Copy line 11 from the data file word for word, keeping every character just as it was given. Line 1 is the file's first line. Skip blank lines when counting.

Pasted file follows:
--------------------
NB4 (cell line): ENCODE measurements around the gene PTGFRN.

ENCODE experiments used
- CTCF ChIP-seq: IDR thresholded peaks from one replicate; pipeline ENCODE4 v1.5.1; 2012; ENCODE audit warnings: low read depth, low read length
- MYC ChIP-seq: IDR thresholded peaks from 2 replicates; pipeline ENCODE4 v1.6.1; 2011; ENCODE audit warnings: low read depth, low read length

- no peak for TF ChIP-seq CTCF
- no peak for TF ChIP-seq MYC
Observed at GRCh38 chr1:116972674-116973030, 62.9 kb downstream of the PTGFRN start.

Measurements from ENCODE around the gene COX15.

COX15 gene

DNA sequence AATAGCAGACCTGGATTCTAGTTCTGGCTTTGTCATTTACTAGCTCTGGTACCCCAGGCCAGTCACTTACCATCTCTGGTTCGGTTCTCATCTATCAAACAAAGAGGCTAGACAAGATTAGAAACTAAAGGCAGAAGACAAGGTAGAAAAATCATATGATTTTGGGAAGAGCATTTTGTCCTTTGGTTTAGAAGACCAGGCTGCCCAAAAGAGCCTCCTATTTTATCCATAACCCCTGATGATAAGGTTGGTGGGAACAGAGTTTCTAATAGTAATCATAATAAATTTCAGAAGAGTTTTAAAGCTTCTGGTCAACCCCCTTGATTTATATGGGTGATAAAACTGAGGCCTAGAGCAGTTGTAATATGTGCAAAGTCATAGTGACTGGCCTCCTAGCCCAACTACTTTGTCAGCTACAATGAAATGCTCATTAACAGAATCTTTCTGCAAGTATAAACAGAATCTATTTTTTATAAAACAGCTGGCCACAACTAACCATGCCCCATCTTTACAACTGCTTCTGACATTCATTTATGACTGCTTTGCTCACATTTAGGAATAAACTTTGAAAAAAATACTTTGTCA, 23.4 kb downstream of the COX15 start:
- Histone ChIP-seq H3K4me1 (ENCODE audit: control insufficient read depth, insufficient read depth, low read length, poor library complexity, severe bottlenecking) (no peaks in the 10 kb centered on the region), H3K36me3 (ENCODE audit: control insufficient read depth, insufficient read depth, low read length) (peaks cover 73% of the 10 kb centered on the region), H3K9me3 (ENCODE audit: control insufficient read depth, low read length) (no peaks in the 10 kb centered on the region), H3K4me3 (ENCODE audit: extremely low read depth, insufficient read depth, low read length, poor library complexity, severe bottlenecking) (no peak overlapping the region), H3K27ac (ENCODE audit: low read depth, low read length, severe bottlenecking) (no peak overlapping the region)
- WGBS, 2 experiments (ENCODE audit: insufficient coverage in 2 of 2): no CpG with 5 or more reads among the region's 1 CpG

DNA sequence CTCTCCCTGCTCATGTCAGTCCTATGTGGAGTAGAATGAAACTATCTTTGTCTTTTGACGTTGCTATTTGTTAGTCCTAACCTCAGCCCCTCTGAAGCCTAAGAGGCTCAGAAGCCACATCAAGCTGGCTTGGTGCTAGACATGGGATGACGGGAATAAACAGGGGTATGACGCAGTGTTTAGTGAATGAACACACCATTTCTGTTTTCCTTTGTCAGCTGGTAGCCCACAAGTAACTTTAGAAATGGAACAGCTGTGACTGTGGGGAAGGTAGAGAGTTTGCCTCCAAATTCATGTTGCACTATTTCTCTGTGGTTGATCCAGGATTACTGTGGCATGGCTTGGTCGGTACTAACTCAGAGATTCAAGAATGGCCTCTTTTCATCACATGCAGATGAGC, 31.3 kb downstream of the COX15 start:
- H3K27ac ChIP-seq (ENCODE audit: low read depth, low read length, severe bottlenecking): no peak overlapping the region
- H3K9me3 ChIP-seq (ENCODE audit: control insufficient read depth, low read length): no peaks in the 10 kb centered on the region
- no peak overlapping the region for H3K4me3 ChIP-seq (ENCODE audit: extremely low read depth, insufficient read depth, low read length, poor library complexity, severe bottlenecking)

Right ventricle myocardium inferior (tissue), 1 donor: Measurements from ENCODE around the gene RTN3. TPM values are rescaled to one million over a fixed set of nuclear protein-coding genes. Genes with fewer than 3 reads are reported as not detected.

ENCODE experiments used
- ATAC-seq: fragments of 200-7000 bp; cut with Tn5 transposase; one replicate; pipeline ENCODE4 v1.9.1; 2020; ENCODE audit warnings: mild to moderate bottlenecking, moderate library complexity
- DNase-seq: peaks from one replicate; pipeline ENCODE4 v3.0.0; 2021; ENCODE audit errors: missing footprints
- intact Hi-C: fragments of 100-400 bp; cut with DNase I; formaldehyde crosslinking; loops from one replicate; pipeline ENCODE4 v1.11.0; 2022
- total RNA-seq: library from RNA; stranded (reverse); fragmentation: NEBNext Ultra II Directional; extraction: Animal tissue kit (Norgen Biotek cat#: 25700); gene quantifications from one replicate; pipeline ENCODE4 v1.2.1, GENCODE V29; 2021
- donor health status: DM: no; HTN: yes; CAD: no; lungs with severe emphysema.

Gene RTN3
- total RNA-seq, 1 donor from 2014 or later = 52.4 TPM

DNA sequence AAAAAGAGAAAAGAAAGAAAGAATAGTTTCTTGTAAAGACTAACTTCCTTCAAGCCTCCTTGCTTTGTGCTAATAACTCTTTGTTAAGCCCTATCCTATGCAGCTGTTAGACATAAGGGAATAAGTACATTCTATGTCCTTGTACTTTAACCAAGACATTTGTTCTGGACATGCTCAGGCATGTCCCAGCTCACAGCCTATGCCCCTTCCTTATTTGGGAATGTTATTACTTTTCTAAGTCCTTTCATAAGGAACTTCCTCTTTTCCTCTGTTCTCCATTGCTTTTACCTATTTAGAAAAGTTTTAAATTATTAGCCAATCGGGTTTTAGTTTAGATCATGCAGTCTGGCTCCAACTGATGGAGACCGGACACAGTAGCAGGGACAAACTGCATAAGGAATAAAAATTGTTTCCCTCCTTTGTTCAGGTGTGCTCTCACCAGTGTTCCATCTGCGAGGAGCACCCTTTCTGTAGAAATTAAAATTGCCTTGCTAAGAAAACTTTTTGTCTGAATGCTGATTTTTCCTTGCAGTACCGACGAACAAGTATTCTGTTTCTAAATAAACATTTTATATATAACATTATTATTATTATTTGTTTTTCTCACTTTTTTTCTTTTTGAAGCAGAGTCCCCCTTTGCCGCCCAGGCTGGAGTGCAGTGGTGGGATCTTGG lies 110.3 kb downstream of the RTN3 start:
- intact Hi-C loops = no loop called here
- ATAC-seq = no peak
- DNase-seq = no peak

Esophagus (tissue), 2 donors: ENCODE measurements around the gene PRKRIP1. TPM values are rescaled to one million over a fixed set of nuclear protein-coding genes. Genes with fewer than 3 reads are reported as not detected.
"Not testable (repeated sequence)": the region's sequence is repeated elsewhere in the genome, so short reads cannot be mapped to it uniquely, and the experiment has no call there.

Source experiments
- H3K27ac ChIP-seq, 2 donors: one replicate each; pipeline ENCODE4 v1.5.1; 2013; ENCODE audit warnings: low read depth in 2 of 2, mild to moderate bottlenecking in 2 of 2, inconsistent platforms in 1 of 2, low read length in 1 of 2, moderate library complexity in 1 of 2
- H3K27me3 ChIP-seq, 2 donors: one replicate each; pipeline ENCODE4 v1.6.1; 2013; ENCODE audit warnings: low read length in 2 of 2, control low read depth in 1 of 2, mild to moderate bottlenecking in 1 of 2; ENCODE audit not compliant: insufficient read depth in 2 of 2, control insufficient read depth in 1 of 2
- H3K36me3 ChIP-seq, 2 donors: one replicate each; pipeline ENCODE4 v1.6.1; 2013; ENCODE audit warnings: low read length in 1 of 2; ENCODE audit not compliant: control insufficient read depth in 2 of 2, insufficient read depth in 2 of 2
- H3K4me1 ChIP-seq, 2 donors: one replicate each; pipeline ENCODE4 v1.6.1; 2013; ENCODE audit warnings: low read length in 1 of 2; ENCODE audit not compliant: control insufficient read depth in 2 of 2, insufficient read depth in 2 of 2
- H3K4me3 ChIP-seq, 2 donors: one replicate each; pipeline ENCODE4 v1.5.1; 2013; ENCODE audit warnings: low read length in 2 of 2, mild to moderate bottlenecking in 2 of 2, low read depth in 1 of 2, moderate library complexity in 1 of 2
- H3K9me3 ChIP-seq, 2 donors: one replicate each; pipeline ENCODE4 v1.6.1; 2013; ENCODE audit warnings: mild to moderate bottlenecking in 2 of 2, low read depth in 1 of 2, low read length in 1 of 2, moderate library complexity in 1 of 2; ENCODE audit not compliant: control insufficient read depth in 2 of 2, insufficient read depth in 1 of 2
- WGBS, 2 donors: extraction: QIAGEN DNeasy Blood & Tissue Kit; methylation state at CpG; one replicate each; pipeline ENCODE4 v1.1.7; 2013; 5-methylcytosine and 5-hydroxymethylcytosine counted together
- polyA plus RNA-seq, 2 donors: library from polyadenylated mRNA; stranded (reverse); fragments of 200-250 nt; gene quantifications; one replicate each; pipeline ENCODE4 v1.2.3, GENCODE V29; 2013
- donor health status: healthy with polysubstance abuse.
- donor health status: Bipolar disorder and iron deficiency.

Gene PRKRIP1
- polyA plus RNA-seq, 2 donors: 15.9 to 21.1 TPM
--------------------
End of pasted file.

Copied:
- Histone ChIP-seq H3K4me1 (ENCODE audit: control insufficient read depth, insufficient read depth, low read length, poor library complexity, severe bottlenecking) (no peaks in the 10 kb centered on the region), H3K36me3 (ENCODE audit: control insufficient read depth, insufficient read depth, low read length) (peaks cover 73% of the 10 kb centered on the region), H3K9me3 (ENCODE audit: control insufficient read depth, low read length) (no peaks in the 10 kb centered on the region), H3K4me3 (ENCODE audit: extremely low read depth, insufficient read depth, low read length, poor library complexity, severe bottlenecking) (no peak overlapping the region), H3K27ac (ENCODE audit: low read depth, low read length, severe bottlenecking) (no peak overlapping the region)